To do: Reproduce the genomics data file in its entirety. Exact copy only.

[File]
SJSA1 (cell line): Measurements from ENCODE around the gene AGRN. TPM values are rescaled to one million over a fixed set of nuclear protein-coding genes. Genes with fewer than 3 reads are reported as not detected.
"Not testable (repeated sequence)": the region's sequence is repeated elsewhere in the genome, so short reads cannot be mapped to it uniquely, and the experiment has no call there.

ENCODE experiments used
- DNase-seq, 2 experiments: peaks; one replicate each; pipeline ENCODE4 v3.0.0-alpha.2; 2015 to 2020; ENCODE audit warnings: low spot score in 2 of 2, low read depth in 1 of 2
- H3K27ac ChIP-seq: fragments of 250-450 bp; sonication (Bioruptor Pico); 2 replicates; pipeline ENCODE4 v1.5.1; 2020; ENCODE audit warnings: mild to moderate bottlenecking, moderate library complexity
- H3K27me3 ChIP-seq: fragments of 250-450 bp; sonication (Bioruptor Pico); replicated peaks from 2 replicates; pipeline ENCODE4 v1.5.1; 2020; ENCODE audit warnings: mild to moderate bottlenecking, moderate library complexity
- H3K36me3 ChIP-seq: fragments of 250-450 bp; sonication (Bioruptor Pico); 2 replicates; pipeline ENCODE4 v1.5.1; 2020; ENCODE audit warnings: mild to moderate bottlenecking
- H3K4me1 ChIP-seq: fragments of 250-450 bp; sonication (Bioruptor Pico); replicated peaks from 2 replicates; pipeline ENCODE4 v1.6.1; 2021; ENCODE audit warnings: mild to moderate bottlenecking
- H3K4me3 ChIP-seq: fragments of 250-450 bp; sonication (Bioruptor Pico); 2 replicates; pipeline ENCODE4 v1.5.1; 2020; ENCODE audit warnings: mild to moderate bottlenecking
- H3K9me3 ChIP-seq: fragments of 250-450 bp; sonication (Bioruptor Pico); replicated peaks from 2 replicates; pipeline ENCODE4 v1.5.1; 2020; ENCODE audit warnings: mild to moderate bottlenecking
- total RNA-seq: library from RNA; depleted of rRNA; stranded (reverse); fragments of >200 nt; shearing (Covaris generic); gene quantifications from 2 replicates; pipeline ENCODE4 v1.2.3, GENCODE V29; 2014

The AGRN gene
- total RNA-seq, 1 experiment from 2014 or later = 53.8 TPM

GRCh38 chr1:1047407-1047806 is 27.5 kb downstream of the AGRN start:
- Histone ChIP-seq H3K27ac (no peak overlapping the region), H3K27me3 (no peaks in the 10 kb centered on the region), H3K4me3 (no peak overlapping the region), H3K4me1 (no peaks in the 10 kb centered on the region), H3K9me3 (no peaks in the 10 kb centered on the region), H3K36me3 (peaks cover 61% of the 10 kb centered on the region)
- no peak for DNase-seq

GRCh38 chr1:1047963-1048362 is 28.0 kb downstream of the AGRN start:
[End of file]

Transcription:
SJSA1 (cell line): Measurements from ENCODE around the gene AGRN. TPM values are rescaled to one million over a fixed set of nuclear protein-coding genes. Genes with fewer than 3 reads are reported as not detected.
"Not testable (repeated sequence)": the region's sequence is repeated elsewhere in the genome, so short reads cannot be mapped to it uniquely, and the experiment has no call there.

ENCODE experiments used
- DNase-seq, 2 experiments: peaks; one replicate each; pipeline ENCODE4 v3.0.0-alpha.2; 2015 to 2020; ENCODE audit warnings: low spot score in 2 of 2, low read depth in 1 of 2
- H3K27ac ChIP-seq: fragments of 250-450 bp; sonication (Bioruptor Pico); 2 replicates; pipeline ENCODE4 v1.5.1; 2020; ENCODE audit warnings: mild to moderate bottlenecking, moderate library complexity
- H3K27me3 ChIP-seq: fragments of 250-450 bp; sonication (Bioruptor Pico); replicated peaks from 2 replicates; pipeline ENCODE4 v1.5.1; 2020; ENCODE audit warnings: mild to moderate bottlenecking, moderate library complexity
- H3K36me3 ChIP-seq: fragments of 250-450 bp; sonication (Bioruptor Pico); 2 replicates; pipeline ENCODE4 v1.5.1; 2020; ENCODE audit warnings: mild to moderate bottlenecking
- H3K4me1 ChIP-seq: fragments of 250-450 bp; sonication (Bioruptor Pico); replicated peaks from 2 replicates; pipeline ENCODE4 v1.6.1; 2021; ENCODE audit warnings: mild to moderate bottlenecking
- H3K4me3 ChIP-seq: fragments of 250-450 bp; sonication (Bioruptor Pico); 2 replicates; pipeline ENCODE4 v1.5.1; 2020; ENCODE audit warnings: mild to moderate bottlenecking
- H3K9me3 ChIP-seq: fragments of 250-450 bp; sonication (Bioruptor Pico); replicated peaks from 2 replicates; pipeline ENCODE4 v1.5.1; 2020; ENCODE audit warnings: mild to moderate bottlenecking
- total RNA-seq: library from RNA; depleted of rRNA; stranded (reverse); fragments of >200 nt; shearing (Covaris generic); gene quantifications from 2 replicates; pipeline ENCODE4 v1.2.3, GENCODE V29; 2014

The AGRN gene
- total RNA-seq, 1 experiment from 2014 or later = 53.8 TPM

GRCh38 chr1:1047407-1047806 is 27.5 kb downstream of the AGRN start:
- Histone ChIP-seq H3K27ac (no peak overlapping the region), H3K27me3 (no peaks in the 10 kb centered on the region), H3K4me3 (no peak overlapping the region), H3K4me1 (no peaks in the 10 kb centered on the region), H3K9me3 (no peaks in the 10 kb centered on the region), H3K36me3 (peaks cover 61% of the 10 kb centered on the region)
- no peak for DNase-seq

GRCh38 chr1:1047963-1048362 is 28.0 kb downstream of the AGRN start: